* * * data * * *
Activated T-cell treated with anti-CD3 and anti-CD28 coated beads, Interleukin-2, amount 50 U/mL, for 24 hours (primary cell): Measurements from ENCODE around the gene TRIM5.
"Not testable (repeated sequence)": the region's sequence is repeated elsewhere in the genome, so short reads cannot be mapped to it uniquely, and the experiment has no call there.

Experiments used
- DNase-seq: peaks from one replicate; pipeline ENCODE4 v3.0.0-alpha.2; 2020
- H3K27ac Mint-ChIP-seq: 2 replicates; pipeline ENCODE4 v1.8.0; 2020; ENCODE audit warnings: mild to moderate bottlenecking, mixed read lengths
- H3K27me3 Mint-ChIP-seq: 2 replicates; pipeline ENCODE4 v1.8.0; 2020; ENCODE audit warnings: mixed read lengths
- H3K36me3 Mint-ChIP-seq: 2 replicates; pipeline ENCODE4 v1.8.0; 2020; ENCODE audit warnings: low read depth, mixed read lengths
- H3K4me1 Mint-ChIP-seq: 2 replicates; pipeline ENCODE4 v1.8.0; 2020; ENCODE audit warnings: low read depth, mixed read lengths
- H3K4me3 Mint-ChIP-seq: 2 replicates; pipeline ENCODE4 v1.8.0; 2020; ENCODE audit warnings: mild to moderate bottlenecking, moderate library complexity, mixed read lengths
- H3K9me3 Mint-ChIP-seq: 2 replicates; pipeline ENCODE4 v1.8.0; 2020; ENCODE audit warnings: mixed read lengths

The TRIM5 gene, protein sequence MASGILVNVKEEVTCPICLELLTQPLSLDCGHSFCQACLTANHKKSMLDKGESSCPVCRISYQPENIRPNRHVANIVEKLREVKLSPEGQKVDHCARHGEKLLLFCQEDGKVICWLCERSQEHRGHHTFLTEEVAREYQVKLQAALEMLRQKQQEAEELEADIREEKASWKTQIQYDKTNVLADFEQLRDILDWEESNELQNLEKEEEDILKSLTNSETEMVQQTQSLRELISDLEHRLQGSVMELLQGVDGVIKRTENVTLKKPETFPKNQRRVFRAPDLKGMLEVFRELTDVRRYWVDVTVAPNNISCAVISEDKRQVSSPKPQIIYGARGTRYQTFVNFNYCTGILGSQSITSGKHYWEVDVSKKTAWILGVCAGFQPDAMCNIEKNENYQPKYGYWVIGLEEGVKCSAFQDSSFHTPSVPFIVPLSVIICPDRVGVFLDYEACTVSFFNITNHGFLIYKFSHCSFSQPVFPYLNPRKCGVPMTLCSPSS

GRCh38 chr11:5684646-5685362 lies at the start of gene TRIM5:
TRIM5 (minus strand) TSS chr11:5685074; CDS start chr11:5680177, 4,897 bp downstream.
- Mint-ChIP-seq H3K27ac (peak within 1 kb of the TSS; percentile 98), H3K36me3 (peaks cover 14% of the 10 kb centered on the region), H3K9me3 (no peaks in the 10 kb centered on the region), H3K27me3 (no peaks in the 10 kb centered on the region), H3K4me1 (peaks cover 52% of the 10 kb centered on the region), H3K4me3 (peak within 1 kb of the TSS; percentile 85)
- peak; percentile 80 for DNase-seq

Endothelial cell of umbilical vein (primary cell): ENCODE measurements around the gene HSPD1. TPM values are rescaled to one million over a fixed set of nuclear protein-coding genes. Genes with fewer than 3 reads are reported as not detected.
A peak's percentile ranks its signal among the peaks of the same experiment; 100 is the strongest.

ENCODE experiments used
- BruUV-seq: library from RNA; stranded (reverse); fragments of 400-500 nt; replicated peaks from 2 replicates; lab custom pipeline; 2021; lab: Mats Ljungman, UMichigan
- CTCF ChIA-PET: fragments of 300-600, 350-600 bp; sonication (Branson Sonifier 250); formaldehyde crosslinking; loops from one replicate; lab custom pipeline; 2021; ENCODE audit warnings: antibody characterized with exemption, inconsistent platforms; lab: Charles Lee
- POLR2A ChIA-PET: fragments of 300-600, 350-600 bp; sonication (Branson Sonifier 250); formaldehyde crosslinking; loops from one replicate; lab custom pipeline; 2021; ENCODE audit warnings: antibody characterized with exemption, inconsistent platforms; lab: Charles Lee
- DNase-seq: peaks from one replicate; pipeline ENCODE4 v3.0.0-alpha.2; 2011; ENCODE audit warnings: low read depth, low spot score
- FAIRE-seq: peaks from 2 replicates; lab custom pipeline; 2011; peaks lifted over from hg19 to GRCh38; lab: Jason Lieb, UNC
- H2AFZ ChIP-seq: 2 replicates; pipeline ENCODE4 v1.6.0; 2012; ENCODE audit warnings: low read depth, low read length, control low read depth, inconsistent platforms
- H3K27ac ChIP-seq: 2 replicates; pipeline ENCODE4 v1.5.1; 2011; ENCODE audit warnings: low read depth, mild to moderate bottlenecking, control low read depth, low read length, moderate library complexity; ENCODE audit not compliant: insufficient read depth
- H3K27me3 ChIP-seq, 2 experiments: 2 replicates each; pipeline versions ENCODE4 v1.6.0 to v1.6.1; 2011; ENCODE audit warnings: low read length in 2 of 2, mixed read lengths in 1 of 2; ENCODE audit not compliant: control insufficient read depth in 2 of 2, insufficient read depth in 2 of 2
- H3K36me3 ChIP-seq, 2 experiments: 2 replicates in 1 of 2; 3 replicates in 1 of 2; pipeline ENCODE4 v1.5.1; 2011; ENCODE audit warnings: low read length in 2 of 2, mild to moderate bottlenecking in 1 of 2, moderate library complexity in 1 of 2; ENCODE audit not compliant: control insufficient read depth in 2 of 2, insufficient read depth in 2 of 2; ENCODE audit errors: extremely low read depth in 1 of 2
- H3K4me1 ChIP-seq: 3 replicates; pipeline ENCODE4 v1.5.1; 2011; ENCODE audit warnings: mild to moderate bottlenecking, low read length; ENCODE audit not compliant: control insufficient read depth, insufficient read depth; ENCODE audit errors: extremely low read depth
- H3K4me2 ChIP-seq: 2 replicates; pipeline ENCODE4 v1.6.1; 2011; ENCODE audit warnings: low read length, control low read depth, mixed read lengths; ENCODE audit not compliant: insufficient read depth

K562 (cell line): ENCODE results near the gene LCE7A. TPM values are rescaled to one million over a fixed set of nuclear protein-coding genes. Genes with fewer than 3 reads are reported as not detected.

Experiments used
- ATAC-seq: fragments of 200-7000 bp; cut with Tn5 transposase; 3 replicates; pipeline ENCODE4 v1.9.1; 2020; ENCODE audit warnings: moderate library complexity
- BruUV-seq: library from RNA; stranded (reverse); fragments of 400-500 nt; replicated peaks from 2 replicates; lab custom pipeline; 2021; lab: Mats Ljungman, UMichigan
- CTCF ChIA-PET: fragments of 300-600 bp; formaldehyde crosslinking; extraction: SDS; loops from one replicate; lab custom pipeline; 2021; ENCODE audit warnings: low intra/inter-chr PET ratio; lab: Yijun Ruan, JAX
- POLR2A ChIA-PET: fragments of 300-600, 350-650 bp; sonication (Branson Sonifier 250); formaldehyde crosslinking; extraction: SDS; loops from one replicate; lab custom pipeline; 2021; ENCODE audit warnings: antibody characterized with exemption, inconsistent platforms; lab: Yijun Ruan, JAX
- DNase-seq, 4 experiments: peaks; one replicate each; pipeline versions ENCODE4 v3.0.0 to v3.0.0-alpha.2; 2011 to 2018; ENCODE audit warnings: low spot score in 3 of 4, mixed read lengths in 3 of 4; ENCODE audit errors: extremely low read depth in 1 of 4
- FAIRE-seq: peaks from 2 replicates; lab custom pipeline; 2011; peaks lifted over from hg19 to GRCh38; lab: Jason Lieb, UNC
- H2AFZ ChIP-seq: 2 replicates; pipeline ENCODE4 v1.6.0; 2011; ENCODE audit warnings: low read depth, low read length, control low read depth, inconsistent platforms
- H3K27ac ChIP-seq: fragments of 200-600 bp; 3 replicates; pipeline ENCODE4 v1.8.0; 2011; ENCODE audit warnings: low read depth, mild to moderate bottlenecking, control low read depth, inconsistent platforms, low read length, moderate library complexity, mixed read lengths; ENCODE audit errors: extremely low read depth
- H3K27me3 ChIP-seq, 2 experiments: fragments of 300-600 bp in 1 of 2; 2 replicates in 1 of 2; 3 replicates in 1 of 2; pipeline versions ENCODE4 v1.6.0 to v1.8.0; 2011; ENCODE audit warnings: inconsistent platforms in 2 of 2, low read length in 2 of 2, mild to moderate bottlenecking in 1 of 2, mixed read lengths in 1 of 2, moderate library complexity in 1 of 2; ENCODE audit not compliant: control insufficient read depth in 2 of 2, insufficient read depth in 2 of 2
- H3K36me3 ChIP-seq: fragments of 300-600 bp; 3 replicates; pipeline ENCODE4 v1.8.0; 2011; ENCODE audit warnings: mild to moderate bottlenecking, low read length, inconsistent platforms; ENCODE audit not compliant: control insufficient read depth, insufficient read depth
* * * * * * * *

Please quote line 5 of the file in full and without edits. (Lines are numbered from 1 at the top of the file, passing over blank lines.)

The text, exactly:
- H3K27ac Mint-ChIP-seq: 2 replicates; pipeline ENCODE4 v1.8.0; 2020; ENCODE audit warnings: mild to moderate bottlenecking, mixed read lengths